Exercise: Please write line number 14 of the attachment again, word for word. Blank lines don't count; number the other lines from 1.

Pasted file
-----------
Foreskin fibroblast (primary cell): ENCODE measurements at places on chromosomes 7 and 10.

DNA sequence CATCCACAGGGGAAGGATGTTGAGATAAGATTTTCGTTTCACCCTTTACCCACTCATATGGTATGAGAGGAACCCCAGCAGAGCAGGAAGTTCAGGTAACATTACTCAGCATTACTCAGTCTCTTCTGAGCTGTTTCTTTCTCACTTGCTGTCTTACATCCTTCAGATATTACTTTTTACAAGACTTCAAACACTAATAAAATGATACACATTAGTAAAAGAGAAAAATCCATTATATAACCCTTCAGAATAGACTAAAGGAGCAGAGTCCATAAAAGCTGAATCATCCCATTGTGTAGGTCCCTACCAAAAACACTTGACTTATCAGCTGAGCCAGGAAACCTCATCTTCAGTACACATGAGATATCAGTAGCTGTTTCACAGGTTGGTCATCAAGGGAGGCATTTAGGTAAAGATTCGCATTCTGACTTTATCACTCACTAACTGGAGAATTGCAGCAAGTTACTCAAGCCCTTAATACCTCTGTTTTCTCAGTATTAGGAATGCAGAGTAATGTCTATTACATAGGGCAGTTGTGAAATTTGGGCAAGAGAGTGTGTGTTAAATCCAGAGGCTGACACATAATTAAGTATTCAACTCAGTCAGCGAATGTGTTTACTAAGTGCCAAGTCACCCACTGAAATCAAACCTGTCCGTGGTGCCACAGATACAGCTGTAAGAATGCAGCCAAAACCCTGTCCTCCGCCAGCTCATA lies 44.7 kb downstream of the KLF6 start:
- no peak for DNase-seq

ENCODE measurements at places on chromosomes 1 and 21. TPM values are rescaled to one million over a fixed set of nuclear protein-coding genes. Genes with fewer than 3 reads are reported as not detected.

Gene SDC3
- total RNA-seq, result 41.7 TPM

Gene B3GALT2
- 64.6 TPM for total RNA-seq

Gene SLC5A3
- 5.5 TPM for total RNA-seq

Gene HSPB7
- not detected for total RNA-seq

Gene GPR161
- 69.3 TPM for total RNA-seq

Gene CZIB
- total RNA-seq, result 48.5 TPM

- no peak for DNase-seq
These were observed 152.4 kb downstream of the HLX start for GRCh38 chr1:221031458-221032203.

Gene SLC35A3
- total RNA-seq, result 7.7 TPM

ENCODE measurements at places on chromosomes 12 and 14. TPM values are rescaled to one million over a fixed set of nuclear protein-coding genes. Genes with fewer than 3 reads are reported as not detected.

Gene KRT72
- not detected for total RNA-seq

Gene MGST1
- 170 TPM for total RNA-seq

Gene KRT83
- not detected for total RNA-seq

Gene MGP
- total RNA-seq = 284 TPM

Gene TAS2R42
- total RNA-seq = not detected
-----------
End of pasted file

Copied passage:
- 69.3 TPM for total RNA-seq